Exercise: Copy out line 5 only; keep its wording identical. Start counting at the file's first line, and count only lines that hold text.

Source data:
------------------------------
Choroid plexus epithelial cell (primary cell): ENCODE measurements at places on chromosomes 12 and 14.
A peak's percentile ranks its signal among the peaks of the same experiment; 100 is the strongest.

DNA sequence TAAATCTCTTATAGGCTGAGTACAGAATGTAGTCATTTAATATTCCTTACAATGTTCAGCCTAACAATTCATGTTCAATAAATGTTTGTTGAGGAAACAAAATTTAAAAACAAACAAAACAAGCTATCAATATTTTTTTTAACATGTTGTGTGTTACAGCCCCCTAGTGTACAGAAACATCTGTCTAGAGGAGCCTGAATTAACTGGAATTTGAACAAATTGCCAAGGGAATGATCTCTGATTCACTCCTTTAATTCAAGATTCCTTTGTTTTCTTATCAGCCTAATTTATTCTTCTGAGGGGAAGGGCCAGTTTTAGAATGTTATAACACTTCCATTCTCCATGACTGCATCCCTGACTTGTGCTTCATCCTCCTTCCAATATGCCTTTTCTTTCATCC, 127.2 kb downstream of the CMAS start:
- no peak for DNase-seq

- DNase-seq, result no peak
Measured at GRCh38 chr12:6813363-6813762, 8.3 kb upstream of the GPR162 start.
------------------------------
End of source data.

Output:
- DNase-seq, result no peak